Many East Germans felt like their lives had been turned upside down. Everything they knew had changed dramatically—overnight. Some of them felt like reunification efforts had been a bit unfair. When all of their major institutions were taken over by the West, East Germans felt that “so many aspects of unification involved what appeared to be a settling of scores,” according to Hilton.

With life more complex, more uncertain and more bureaucratic than ever, some East Germans today long for the stability of the past. While they may not want to go completely back to the way things were before the wall fell, some also aren’t eagerly embracing the democracy of the West. Remember, about 40 percent of East Germans said they agreed or partly agreed that they should submit to a dictator to regain their stability. That is significant. If more than a third of the population thinks that a dictator might be OK in certain circumstances, it will be easier for a strong, dictatorial leader to take power in a time of crisis.

A former East German schoolteacher told Hilton, “Only recently we went to the cinema with the pupils to see a film about an American teacher applying fascist methods in school. The pupils think this is good and normal, a kind of experiment that works. Could this happen again, like the Third Reich? Twenty years ago, I’d have said no,” she said. “But now, I think it is possible” (emphasis added).

These comments align perfectly with Bible prophecy. History shows that the German people are often willing to throw their support behind a powerful leader. Daniel 8 prophesies that such a strongman will come on the scene in the very near future. Verses 23-25 describe him as “a king of fierce countenance, and understanding dark sentences … his power shall be mighty, but not by his own power: and he shall destroy wonderfully, and shall prosper, and practise, and shall destroy the mighty and the holy people. And through his policy also he shall cause craft to prosper in his hand; and he shall magnify himself in his heart, and by peace shall destroy many ….”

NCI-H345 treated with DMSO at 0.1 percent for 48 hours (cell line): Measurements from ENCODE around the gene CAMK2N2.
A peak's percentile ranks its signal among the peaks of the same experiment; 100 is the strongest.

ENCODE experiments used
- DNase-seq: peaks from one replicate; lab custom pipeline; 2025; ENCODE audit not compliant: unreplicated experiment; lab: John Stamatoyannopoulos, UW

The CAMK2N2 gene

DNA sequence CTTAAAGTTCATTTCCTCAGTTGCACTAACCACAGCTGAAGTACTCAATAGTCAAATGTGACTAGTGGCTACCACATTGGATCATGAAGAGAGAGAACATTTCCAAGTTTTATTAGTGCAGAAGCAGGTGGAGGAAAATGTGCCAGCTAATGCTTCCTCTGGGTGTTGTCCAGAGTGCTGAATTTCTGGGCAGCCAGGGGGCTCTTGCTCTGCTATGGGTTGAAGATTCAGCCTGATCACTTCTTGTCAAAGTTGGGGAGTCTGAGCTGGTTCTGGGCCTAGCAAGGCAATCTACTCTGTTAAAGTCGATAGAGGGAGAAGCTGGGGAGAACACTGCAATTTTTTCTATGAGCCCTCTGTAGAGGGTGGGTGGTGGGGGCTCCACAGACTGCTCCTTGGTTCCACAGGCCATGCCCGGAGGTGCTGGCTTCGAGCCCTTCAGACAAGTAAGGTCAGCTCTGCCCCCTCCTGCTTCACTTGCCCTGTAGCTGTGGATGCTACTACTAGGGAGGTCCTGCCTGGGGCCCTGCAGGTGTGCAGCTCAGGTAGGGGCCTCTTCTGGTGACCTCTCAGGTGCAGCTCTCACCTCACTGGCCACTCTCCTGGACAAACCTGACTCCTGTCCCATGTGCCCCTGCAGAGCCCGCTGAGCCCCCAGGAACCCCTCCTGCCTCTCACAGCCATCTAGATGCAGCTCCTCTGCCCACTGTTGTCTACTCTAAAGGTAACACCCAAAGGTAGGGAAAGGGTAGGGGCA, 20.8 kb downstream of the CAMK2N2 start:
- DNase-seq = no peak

Daniel 11:21 explains that this man “doesn’t come to power the honorable way—by being voted into office,” Trumpet editor in chief Gerald Flurry wrote in November 2002. “He takes it dishonorably! He will work behind the scenes and come to power by flatteries—not votes!”

This fierce king will provide the strong leadership that many Germans are looking for. In a time of political uncertainty and bureaucratic nonsense, many German voices are crying out for a strong hand to take the reins of government; they are crying out for a strongman who will take firm action on the issues that Germans care about.

The November-December 1954 Plain Truth proclaimed:

Germany inevitably [will] emerge as the leader of a united Europe. It will require some spiritual binding force to inspire this confidence—to remove these fears—and that spiritual binding force must arise from inside Europe! All Europe is actually ready—just waiting for the confidence-inspiring leader …. That man is there somewhere.

In March 1950, Herbert W. Armstrong wrote that to unite, Germany needs a “new supreme leader—the successor of Adolf Hitler—to rise up and assert himself and take command.” He repeated this warning throughout his life.

Mr. Flurry has continued to proclaim Mr. Armstrong’s warning about this coming leader. He wrote in the December 1991 Trumpet: “If a real crisis develops, will the Germans call for a new führer? Your Bible says that is going to happen! That crisis will probably be triggered by an economic collapse in the U.S.”

Mr. Flurry has also stated that this will not be a democratic leader. He writes in A Strong German Leader Is Imminent:

This soon-coming ruler could literally be called a king. Even if he is not, the Bible gives him that label. When the Bible talks about a king, in most cases it’s saying that this is not a democratic government. Even if he doesn’t have that title, he is going to lead like a king. This vision in Daniel shows that the European empire is about to become a lot more authoritative.

Many Germans want such a king—and they are going to get one. The fractured state of German politics right now provides the perfect opportunity for such a leader to arise.

This leader will bring great destruction to this Earth. But beyond the coming world catastrophe, there is also great hope in this prophecy. Daniel 8:25 says that this strong German leader will “stand up against the prince of princes; but he shall be broken without hand.” All of this prophecy is leading to the greatest event in the history of the universe—the return of Jesus Christ!

To understand more about this subject, read Mr. Flurry’s free booklet A Strong German Leader Is Imminent. This booklet explains the prophecies about this fierce king in detail and shows the awe-inspiring hope that lies just beyond the cataclysm we are facing.